I like being in Dome C for a variety of reasons. First of all is that you have to pass through other bases before arriving here, this way I managed to do side trips in Dumont d'Urville, Terra Nova Bay and McMurdo, sometimes as long as 2 weeks to wait for the proper flight connections. A little sightseeing before reaching Dome C is nice, particularly since there's nothing to see at all here. So why are some people coming over and over, year after year ? Carlo and Serge have done every summer campaign since 1996, Rita has been alternating every other year with Terra Nova and there are many of the Concordia construction workers who have been here almost every year. So you can guess that part of the answer is that it feels like home, with friends who almost become family after a while. Another reason is that it's even more 'Antarctica' here than on the shore. Sure penguins are about as representative of Antarctica as it gets, but the utmost purity and isolation that you feel in the center of the high plateau is unique. After being in Dome C other stations seem messy and dirty (penguin shit everywhere doesn't help)... Walking alone a few km from the buildings and looking at 100% emptiness, you know why you came.
Left: Angelo as a red stain in the middle of the Concordia construction team at the bedroom level: Andra, Christian and Luca (the traitor who decided not to stay for the winter).
An important difference between Dome C and other Antarctic stations is that it's the only station run by two countries. On every station you have a fair mix of foreigners since most scientific programs are international nowadays, but it's always a minority. Not so at Dome C where you find 45% italians, 45% french and a few others (currently one danish, one norwegian, one british, two americans and... one ouzbekistani !). The IFRTP and the PNRA, two national organizations, run the station together and the key positions are usually reserved by country: the chef and the Concordia lead builder are french, the station leader, logistics manager and doctor are italian. Foreigners who come here are always curious to see how well it works. Well, usually it does, unless one of the countries had a budget cut that year ! When I came in '96 for the first summer campaign, I was the only french who spoke some italian and, if many of the italians could speak some french, it was pretty limited so most of the communication happened in english. Now after 8 years the people who come most often have caught up with the others' language and english is only used when other foreigners are involved. The cultural differences are not only in the language but in many day to day activity details: the coffee machine around which the italians (and some of the french) gather religiously after every meal, the way italians flock together at parties, or the way they talk loudly during movies, often missing the beginning and leaving before the end, the way they jump on the soccer news printouts as they're handled from the fax. I think the main difference is in the food: there's pasta at every meal and pizza for breakfast, in addition to more classic meat and vegetables. On the other hand the french have their snails for celebration meals. This year there's a swiss-italian chef in addition to Jean-Louis so everybody's happy.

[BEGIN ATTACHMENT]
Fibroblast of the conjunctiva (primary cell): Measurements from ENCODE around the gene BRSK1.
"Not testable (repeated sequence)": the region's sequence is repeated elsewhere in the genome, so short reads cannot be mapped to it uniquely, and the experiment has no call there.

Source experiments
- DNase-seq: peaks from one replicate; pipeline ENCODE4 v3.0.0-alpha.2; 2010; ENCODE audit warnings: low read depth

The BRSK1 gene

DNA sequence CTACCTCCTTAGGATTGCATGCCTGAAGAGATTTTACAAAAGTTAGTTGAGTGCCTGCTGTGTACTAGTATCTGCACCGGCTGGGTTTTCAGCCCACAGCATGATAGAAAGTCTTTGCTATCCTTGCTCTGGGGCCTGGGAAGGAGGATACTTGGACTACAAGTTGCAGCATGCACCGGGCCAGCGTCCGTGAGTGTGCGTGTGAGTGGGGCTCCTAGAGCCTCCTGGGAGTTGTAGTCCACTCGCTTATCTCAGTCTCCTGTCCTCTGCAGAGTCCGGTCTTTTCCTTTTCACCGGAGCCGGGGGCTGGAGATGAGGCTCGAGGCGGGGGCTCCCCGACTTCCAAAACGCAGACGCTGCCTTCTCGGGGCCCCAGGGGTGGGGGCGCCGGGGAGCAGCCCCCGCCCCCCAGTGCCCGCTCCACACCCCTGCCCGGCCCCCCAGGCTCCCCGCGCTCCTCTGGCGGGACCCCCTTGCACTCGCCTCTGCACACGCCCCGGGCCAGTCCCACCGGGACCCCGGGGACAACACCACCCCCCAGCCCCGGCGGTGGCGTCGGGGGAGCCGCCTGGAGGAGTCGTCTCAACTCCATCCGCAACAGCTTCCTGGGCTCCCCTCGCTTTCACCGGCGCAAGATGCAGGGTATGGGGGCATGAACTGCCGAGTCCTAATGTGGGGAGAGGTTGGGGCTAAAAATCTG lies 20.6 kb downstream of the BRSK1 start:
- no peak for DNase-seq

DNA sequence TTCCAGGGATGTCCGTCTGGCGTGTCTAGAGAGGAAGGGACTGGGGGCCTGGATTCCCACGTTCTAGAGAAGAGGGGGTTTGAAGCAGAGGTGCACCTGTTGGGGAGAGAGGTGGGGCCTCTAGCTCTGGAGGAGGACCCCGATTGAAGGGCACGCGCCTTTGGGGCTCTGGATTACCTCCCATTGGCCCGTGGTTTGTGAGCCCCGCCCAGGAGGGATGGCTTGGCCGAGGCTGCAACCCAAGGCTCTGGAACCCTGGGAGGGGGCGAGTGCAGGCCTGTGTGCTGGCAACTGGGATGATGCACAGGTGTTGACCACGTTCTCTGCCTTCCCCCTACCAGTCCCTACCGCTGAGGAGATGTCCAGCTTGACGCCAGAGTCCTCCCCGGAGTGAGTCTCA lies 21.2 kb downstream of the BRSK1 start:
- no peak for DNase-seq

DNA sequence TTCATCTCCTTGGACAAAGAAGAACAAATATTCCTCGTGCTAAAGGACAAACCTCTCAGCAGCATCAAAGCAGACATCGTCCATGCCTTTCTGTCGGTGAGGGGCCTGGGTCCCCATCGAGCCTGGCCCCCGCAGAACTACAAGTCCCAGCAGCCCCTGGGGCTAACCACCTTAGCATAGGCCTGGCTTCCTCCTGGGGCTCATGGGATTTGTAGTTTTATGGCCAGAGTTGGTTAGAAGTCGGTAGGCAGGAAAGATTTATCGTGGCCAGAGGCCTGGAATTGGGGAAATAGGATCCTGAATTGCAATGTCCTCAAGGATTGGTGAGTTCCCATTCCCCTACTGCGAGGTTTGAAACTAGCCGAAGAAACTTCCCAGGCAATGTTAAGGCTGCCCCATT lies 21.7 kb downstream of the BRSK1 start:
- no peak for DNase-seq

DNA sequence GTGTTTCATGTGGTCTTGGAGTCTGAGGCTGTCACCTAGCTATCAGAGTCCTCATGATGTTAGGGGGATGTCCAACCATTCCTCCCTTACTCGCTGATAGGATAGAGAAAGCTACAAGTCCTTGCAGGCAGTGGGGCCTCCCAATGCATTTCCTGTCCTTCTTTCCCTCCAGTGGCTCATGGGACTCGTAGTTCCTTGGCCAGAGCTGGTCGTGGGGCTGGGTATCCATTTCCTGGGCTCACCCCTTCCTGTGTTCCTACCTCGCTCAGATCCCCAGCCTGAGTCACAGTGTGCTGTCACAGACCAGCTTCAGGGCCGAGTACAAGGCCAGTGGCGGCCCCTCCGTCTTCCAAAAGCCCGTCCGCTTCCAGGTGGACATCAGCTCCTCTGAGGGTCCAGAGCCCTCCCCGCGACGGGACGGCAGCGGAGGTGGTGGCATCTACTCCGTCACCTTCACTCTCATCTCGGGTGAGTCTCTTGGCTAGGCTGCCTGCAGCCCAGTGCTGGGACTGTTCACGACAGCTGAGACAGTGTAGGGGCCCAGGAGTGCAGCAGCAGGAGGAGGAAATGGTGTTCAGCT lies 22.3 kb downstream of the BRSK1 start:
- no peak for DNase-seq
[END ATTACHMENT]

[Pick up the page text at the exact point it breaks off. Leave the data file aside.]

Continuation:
Right: Sealing water tubes with thermal insulation foam before they are installed outside.
As another example of international cooperation, we learn some time later that the chinese managed to reach Dome A around Xmas, but they needed help from the americans to evacuate a case of pulmonary oedema. Located at 4200m altitude smack in the middle of the continent, it was probably the latest major summit of the planet to be reached. It's the highest point in east Antarctica, but not really a summit as such, being as flat as Dome C. Anyway, it's still quite a performance. They will start a drilling station and plan on having a permanent winter station by 2010 (maybe a bit optimistic, but maybe I should start learning chinese...). In the meanwhile they will leave a automated weather station and a reduced version of the AASTINO automated astronomy measurement device we have here.
On the other hand, the americans who were trying for the umpteenth time to reach South Pole with a land traverse from McMurdo failed again. In the past they had lots of trouble with crevasses on the Ross ice shelf, which they solved by filling them with snow every year; or on the Ohio Range which is harder to deal with since the ice moves faster. This year warmer than usual conditions caused lots of deep soft snow on the ice shelf and they didn't even reach the end of the ice shelf, still about 1000km from South Pole. Too bad, my guess is that we'll be seeing them soon driving through Dome C !
Read on to the 3rd part of the story, the atmosphere science instruments.
Above: 180° picture of the summer camp, december 2004. Scroll to the right, scroll, scroll...